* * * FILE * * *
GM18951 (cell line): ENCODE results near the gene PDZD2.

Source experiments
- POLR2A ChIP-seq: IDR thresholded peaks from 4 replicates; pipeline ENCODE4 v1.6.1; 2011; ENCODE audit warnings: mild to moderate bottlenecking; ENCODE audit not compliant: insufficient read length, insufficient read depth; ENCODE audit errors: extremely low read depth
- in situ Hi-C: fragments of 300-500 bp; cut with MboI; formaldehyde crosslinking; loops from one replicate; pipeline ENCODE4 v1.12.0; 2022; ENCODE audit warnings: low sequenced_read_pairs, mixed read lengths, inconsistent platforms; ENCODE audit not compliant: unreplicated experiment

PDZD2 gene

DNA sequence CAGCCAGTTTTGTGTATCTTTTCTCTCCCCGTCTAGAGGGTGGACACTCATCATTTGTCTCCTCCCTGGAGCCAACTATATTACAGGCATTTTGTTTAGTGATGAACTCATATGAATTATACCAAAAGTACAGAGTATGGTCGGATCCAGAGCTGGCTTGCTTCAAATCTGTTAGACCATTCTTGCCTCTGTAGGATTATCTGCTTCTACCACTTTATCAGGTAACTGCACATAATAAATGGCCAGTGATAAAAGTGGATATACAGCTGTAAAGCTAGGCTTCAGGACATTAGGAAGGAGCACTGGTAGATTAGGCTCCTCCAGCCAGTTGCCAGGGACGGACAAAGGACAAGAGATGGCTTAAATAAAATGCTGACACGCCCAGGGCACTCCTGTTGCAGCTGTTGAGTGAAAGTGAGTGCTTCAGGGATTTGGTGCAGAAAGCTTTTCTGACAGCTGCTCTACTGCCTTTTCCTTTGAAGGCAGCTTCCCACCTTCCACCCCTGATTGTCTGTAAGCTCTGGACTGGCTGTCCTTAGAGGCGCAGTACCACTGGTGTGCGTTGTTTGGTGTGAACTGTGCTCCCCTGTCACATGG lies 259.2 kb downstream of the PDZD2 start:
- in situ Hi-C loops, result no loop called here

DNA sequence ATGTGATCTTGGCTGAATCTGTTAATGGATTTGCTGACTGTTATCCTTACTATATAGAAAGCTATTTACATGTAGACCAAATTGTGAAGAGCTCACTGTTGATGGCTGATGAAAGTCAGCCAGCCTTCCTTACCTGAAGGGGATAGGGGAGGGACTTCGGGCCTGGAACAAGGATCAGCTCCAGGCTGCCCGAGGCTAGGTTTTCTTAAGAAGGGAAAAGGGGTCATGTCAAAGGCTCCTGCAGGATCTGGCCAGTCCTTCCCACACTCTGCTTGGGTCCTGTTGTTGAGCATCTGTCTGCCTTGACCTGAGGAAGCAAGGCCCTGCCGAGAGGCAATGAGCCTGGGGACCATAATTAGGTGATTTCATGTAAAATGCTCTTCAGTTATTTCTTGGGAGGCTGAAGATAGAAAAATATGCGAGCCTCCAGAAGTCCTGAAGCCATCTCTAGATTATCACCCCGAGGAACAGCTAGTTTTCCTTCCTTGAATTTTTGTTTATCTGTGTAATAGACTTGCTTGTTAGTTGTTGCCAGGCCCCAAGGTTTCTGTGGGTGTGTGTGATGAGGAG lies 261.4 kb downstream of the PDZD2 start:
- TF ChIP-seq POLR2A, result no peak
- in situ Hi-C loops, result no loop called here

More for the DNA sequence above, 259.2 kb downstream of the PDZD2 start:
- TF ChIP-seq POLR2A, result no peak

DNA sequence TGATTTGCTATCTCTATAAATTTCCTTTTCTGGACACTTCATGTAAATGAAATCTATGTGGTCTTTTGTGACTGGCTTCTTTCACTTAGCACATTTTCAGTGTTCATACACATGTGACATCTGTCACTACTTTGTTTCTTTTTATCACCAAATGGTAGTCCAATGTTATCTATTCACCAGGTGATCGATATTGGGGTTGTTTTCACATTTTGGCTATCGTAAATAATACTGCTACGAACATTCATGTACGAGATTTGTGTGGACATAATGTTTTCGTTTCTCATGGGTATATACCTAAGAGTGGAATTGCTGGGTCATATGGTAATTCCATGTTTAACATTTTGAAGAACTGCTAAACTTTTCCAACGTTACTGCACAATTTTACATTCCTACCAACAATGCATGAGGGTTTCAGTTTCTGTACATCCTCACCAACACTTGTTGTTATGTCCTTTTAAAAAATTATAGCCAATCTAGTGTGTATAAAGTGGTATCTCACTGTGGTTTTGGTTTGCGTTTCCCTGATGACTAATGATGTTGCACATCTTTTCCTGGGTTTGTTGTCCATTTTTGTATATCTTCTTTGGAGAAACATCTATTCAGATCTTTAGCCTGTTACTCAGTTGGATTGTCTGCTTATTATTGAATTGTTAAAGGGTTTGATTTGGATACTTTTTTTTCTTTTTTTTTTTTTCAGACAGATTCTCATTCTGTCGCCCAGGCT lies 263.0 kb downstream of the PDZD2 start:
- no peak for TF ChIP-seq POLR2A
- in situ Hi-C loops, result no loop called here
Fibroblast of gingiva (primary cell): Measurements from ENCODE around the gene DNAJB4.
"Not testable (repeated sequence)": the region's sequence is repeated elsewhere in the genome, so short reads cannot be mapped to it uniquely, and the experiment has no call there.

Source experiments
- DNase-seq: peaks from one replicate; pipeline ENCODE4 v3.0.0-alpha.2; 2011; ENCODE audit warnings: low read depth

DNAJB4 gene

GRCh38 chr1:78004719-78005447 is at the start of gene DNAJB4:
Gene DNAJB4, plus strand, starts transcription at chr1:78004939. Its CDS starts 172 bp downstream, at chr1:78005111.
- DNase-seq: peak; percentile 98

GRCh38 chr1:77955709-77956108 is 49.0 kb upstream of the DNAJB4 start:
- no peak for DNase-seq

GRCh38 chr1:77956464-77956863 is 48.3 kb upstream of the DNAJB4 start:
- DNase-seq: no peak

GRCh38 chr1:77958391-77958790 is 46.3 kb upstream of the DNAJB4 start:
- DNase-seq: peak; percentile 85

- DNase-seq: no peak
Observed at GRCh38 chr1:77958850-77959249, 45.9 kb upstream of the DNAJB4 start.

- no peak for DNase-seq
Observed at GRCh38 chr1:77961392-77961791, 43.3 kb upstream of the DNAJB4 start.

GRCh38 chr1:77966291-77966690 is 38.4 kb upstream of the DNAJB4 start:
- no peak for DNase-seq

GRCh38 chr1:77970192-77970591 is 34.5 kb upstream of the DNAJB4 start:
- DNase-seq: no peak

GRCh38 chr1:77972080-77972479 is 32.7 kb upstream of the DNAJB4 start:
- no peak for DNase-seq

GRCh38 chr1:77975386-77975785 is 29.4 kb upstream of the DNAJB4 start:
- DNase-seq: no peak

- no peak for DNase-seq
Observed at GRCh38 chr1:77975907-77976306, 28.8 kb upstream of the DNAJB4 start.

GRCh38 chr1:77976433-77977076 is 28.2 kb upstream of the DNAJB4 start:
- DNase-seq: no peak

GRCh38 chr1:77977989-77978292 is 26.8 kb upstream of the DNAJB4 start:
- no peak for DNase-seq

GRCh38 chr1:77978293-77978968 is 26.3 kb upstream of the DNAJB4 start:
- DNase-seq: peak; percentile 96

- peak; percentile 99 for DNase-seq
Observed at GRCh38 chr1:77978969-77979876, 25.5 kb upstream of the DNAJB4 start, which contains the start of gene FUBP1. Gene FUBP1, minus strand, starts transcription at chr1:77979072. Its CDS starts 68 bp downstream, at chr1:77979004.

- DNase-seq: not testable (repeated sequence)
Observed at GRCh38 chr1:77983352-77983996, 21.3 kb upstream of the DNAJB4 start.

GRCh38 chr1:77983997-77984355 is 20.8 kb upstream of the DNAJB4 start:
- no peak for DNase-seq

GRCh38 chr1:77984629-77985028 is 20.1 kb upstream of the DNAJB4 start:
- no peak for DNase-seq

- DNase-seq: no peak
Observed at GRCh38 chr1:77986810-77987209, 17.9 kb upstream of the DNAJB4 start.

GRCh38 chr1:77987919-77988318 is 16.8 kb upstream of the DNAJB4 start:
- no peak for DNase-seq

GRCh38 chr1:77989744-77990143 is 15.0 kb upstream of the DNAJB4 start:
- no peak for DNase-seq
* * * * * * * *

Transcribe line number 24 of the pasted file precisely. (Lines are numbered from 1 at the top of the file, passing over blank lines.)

GRCh38 chr1:77955709-77956108 is 49.0 kb upstream of the DNAJB4 start: